A Ride, a Companion, a Solution when you give up your car keys
Published in the 2020 All About Seniors Fall/Winter Edition
By Sandy Quinque
Isolation. It affects millions of older Americans when they give up the task of driving. It’s been reported that loneliness and isolation is a bigger health risk than obesity or smoking. The effects of giving up driving are real and the problems are proliferating. And then came the pandemic. The mental health effects of the virus has been tremendous on our senior community. SC DHEC recently released guidelines to allow for indoor visits. Baby steps. Once we conquer having family and friends visiting facilities and homes, then we are back to square one on getting our seniors outside their homes and onto their appointments and errands.
Many seniors are reluctant to stop driving, even though they may be putting themselves and their communities in danger by continuing to get behind the wheel. The Community Transportation Association of America (CTAA) predicts that elderly traffic fatalities will triple by the year 2030. For most seniors, the ability to drive not only represents their level of independence, but also serves as an essential means of preserving one’s identity and life-long routines. Therefore, to give up one’s driver’s license is akin not only to relinquishing independence and freedom of mobility, but also to a loss of self-esteem and power. The effects are real.
By the year 2034, people over the age of 65 will outnumber those under 18 which is the first time in our country’s history for this to occur. The lack of transportation for this demographic is growing by the minute. Currently 1 in 5 Americans miss 15% of their appointments due to lack of transportation. In addition, 50% of people over 85 live alone, don’t drive or socialize. We as humans, at our core are social beings. As we age, the need for socialization does not change. According to AARP, 90% of Americans plan on aging at home. Transportation becomes an issue for those that are at home and do not have access to a car. The transportation dilemma extends to senior facilities as well since their shuttles are often overbooked and underserved.
Some suggested ways of getting a loved one to relinquish their keys is offering alternatives. Research public transportation and look for volunteer programs at your church, community centers, and non-profit organizations. Be sympathetic and clearly explain you know this is a radical change to their life style. And finally, be prepared to allow them to ease into this change by asking them to limit driving under certain conditions such as at night or inclement weather. Once they buy into the concept, the next conversation can be ceasing driving.
Most cities in the US including Charleston are challenged by the lack of public transportation and other affordable transportation services. Charleston being a coastal town has additional logistical strains. According to the National Aging and Disability Transportation Center, family caregivers provided 1.4 billion rides per year to older adults. Still, older adults who live a long distance from family or who need frequent rides (such as receiving chemotherapy or dialysis) depend on more formal services to meet their needs. Many family caregivers report that due to the frequency of appointments they are often unable to provide the rides on a consistent basis. There are volunteer transportation programs that offer rides but unfortunately these organizations are very difficult to sustain due to relying on volunteers and not employees. Very often they become defunct.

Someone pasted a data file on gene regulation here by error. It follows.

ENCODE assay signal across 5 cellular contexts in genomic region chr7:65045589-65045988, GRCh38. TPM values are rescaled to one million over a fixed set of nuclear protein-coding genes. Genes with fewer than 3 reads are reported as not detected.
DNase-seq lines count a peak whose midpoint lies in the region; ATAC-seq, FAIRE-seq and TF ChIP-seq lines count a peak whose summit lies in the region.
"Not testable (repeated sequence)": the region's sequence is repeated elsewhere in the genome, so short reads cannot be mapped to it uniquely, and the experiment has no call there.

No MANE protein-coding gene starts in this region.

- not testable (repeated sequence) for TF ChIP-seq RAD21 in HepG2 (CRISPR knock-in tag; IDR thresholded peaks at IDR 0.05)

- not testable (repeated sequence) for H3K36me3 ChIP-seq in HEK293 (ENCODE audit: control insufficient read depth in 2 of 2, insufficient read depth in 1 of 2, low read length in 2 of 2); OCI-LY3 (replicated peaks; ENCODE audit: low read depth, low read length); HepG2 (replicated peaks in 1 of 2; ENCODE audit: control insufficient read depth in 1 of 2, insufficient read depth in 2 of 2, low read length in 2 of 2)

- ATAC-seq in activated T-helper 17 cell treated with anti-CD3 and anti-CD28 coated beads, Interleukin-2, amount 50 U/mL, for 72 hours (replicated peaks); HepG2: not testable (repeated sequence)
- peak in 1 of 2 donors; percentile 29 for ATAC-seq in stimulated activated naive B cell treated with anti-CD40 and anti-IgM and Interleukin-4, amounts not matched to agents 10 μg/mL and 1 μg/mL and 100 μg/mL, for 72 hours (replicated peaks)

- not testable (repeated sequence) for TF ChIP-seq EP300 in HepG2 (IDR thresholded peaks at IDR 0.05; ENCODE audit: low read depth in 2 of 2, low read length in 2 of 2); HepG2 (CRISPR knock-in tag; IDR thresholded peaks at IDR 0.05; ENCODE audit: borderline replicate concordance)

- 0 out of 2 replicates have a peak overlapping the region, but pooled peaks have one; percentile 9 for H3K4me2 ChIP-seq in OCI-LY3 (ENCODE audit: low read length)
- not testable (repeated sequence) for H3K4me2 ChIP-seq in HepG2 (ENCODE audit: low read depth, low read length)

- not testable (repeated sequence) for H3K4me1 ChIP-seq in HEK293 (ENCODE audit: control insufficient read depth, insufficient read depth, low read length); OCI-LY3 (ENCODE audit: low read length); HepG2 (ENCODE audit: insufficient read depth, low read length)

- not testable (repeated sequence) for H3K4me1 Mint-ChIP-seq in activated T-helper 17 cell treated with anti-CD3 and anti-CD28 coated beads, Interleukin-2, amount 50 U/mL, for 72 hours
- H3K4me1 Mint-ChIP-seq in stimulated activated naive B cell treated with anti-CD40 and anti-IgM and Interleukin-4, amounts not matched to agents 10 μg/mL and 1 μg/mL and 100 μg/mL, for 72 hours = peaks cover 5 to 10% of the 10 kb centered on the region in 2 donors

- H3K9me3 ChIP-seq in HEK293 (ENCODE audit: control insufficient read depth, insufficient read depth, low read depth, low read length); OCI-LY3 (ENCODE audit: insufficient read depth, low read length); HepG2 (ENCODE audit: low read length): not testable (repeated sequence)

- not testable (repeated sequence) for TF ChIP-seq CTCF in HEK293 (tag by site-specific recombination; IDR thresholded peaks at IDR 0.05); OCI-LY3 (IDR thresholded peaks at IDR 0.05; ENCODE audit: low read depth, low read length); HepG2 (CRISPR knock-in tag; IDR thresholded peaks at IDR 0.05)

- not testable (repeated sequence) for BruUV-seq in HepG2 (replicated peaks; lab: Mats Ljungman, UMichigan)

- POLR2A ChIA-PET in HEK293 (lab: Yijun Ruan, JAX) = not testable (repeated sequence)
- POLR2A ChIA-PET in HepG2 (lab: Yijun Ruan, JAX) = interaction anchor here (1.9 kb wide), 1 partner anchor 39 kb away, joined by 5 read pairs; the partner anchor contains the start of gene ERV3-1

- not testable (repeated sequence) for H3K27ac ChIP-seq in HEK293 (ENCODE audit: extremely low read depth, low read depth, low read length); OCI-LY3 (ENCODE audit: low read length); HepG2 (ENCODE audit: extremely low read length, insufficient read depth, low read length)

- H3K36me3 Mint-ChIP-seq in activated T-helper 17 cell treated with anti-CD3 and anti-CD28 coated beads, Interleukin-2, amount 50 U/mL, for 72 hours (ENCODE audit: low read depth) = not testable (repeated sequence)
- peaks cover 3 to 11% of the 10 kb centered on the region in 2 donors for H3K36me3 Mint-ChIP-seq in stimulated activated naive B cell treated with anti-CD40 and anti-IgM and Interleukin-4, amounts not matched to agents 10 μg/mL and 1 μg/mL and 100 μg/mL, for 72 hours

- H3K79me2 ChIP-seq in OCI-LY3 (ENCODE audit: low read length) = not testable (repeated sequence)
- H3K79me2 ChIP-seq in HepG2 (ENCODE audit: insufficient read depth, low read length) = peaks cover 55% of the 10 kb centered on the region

A Golden Ride has a mission to allow seniors, veterans and adults with disabilities to maintain their independence with their transportation service. They offer ambulatory clients door through door which means helping with any mobility issues and stowing away walkers and wheelchairs. The Ambassadors stay with the clients for the duration of their appointments and assist in making sure the senior gets into their home safely.
Many car manufactures such as Tesla and General Motors have been developing the concept of the autonomous vehicle. These vehicles could allow the public to use roads with the self-navigating features to a preferred destination at a significantly lower cost than current taxi and ride sharing prices. We are years away from this concept being released to the public but it is comforting to know this may be an alternative in the future for our communities.
Another organization that has its eye on the concept of mobility is The Shared Used Mobility Center. Their vision is to create a world where universal mobility enables everyone to live well without having to own a car. Although we are not quite there yet, we do have aspirations to live and function without owning a car. This concept serves to solve many problems that are seniors are facing today.
Sandy Quinque is the CEO/Founder of A Golden Ride, LLC. It is her mission to help seniors, veterans, adults with disabilities or anyone who needs to maintain a happy and self-reliant lifestyle. “We are more than just a transportation service, we are people who care. A Golden Ride, LLC is a non-medical transportation company providing services for seniors, veterans and adults with disabilities.
(843) 566-4039 or email@example.com